16 June 2011

The decimation of Atlantic food fish

Jilted lovers used to be consoled by friends with the reassurance that "there are plenty more fish in the sea."  That analogy may not be valid much longer.  Here are some excerpts from a column in the Guardian's Datablog:
This image shows the biomass of popularly-eaten fish in the North Atlantic Ocean in 1900 and in 2000...

Dr Villy Christensen and his colleagues at the University Of British Columbia used ecosystem models, underwater terrain maps, fish catch records and statistical analysis to render the biomass of Atlantic fish at various points this century...

These early accounts and data on the past abundance of fish help reveal the magnitude of today's fish stock declines which are otherwise abstract or invisible.

They also help counter the phenomenon of "shifting environment baselines". This is when each generation views the environment they remember from their youth as "natural" and normal... The problem is, the sea was already heavily exploited when we were young. So this is a kind of collective social amnesia that allows over-exploitation to creep up and increase decade-by-decade without anyone truly questioning it...

As Prof Roberts writes: "The greater part of the decline of many exploited populations happened before the birth of anyone living today."
The study itself was published in Fish and Fisheries in 2003. Here's part of the abstract -
We estimate the biomass of high-trophic level fishes in the North Atlantic... from 1880 to 1998. We extract over 7800 data points that describe the abundance of high-trophic level fishes as a function of year, primary production, depth, temperature, latitude, ice cover and catch composition.We then use a multiple linear regression to predict the spatial abundance for all North Atlantic spatial cells for 1900 and for each year from 1950 to 1999. The results indicate that the biomass of high-trophic level fishes has declined by two-thirds during the last 50-year period, and with a factor of nine over the century. Catches of high- trophic level fishes increased from 2.4 to 4.7 million tonnes annually in the late 1960s, and subsequently declined to below 2 million tonnes annually in the late 1990s... Our results raise serious concern for the future of the North Atlantic as a diverse, healthy ecosystem; we may soon be left with only low-trophic level species in the sea.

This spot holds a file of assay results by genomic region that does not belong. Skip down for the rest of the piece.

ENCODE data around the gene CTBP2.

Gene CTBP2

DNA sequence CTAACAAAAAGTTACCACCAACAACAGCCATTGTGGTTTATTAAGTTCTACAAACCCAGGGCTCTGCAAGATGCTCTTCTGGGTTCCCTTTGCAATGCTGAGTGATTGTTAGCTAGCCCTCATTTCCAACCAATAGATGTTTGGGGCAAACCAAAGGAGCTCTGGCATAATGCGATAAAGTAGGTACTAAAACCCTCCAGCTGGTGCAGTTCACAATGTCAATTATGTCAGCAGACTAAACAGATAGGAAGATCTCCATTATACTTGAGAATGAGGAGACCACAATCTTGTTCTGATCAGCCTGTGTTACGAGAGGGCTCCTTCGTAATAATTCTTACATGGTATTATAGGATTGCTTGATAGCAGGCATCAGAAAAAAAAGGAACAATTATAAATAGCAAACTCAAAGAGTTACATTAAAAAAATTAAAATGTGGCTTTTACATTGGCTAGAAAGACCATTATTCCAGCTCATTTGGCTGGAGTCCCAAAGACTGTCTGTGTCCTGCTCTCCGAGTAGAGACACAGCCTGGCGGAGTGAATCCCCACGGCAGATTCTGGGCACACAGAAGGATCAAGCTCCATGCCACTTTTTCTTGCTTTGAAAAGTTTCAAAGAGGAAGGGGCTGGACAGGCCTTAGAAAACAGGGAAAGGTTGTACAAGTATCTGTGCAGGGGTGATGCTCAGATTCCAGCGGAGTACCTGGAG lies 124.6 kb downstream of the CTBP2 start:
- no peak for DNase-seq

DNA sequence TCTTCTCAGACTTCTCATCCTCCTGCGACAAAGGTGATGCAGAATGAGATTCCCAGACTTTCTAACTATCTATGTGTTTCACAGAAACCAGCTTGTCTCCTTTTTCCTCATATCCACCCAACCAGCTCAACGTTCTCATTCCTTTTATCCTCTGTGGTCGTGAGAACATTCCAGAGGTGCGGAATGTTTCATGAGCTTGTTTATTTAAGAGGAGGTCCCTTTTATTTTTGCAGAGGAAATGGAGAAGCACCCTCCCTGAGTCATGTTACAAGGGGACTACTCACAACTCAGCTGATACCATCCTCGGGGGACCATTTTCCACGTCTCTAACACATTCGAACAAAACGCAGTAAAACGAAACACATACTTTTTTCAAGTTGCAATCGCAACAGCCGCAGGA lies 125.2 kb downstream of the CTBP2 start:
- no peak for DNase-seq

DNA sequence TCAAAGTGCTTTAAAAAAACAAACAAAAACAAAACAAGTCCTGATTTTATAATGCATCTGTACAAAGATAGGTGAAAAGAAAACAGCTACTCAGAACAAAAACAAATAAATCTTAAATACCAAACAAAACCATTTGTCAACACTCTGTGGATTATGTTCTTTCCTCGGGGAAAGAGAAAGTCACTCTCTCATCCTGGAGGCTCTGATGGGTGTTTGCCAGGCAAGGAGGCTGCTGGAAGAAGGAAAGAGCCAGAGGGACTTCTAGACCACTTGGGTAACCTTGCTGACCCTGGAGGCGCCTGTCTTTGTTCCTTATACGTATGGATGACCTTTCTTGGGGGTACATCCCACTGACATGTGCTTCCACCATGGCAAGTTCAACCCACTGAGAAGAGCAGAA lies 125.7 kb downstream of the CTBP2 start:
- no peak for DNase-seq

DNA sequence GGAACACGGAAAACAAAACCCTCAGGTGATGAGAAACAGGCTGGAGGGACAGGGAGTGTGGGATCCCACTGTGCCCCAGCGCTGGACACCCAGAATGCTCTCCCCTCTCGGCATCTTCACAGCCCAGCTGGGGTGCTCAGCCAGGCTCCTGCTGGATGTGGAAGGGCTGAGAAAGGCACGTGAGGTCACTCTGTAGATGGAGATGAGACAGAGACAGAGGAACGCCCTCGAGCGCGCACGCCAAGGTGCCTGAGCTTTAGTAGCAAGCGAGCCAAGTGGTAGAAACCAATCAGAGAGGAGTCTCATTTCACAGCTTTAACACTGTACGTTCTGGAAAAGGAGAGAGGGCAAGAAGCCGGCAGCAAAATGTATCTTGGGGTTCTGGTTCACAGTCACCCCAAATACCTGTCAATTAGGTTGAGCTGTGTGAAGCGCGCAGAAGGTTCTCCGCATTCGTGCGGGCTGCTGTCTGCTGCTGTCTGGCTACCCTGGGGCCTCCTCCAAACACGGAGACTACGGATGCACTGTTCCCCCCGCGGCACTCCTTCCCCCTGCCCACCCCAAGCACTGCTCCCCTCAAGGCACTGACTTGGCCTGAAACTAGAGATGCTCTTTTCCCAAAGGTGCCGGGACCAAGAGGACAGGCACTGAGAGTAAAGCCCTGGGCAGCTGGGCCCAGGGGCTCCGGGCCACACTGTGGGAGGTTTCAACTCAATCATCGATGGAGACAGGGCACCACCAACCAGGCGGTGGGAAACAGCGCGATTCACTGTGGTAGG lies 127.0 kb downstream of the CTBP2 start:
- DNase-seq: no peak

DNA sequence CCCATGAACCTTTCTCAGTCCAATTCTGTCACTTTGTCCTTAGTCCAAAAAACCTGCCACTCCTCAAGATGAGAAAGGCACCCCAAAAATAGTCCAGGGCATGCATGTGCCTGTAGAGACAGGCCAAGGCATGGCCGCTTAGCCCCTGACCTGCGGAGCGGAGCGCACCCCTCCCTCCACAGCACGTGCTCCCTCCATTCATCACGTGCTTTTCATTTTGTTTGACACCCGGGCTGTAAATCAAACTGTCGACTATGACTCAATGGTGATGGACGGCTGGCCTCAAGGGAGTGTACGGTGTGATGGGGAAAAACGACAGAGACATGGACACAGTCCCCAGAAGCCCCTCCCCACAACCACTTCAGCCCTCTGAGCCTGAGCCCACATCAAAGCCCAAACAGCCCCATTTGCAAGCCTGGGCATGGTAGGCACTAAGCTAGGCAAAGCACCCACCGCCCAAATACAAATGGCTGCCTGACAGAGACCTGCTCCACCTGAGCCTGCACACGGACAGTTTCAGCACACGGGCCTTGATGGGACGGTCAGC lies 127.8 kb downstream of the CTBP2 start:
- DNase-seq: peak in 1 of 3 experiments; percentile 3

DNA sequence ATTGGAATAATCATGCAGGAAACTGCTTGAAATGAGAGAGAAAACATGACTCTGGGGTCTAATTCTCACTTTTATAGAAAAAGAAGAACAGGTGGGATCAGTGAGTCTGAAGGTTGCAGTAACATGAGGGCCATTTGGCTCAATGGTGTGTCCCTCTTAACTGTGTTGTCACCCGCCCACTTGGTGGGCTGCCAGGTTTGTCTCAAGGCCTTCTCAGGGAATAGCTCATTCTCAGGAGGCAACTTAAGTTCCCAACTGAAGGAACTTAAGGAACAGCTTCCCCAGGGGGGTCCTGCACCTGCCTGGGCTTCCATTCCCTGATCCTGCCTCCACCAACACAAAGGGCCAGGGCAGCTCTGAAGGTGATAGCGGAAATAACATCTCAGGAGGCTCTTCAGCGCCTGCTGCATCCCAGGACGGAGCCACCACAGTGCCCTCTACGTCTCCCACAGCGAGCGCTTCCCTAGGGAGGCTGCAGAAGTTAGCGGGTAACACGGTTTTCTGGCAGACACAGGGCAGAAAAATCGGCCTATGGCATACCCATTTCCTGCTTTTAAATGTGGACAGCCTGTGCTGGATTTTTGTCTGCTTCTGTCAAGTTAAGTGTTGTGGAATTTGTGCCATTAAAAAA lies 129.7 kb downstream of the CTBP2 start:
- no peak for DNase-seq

Writing this post has reminded me that I need to revisit my review of the excellent book Paradise Found: Nature in America at the Time of Discovery, by Steve Nicholls.  I wrote one post about the topic last year, but there's much more amazing information to present.


  1. If no one can own a resource, there is no reason to preserve the capital stock. If everyone can access but none can own, the competition will only be in terms of who can exploit the good first. The result is predictable.

    Murray Rothbard commented on this way back in 1986 (I believe it is in this lecture at about 6:00):


    Daniel Hannan comments (succinctly) on the same:


    I hope you will consider listening.

  2. What a good comment post, 032125. Thank you!

  3. I was going to carp about your use of the word decimate, but I see the definition has evolved.

    Kill, destroy, or remove a large percentage or part of

    - the project would decimate the fragile wetland wilderness
    - the American chestnut, a species decimated by blight

    Drastically reduce the strength or effectiveness of (something)

    - plant viruses that can decimate yields

    Kill one in every ten of (a group of soldiers or others) as a punishment for the whole group

  4. Thanks,Sue. I floundered around trying to fix it, then decided to write another post on the subject.


  5. A very sad state of affairs. when I was a teenager I remember going with my father to some of the main fishing ports of the north-east of england, seeing the hundreds of trawlers there, bound for, or returning from arctic waters. Then came the "Cod War", where Iceland unilaterally increased the area its territorial waters and sought to stop other nations from fishing there.
    The truth is that Iceland predicted, correctly, the decline in fish stocks, and sought to act to prevent overfishing. European union fishery protection policy was a nonsense. Each country vied to scoop more and more fish from the seas. Quotas and minimum net sizes were established. But it's been proven that taking the bigger fish and leaving the smaller does not work as a safeguard to fish stocks. leaving big no-go areas might work. Artificial reefs might work. Perhaps. Modern fishing led to nets which sweep along the seabed, and take, destroy everything in their path. Including the fish it's illegal to land. So they're chucked back over the side. Not landed, or sold, but dead anyway.
    And right up until recent times, people in the industry refused to believe they could ever destroy the very thing they harvested. The Grand Banks cod, once so plentiful, is all but gone.
    Damn humans, despoilers.

    I can, with clear conscience, say that none of the blame can be laid at my door.
    I'm allergic to fish. I have no part in the cod-killing guilt, because I've never eaten one.

  6. Giant schools of fish have been replaced by giant schools of jellyfish, and plastic waste. And no one has the slightest clue why...

    Perhaps it's a naturally occurring cycle- like what happened to the buffalo.

  7. http://www.huffingtonpost.com/2011/06/20/ipso-2011-ocean-report-mass-extinction_n_880656.html


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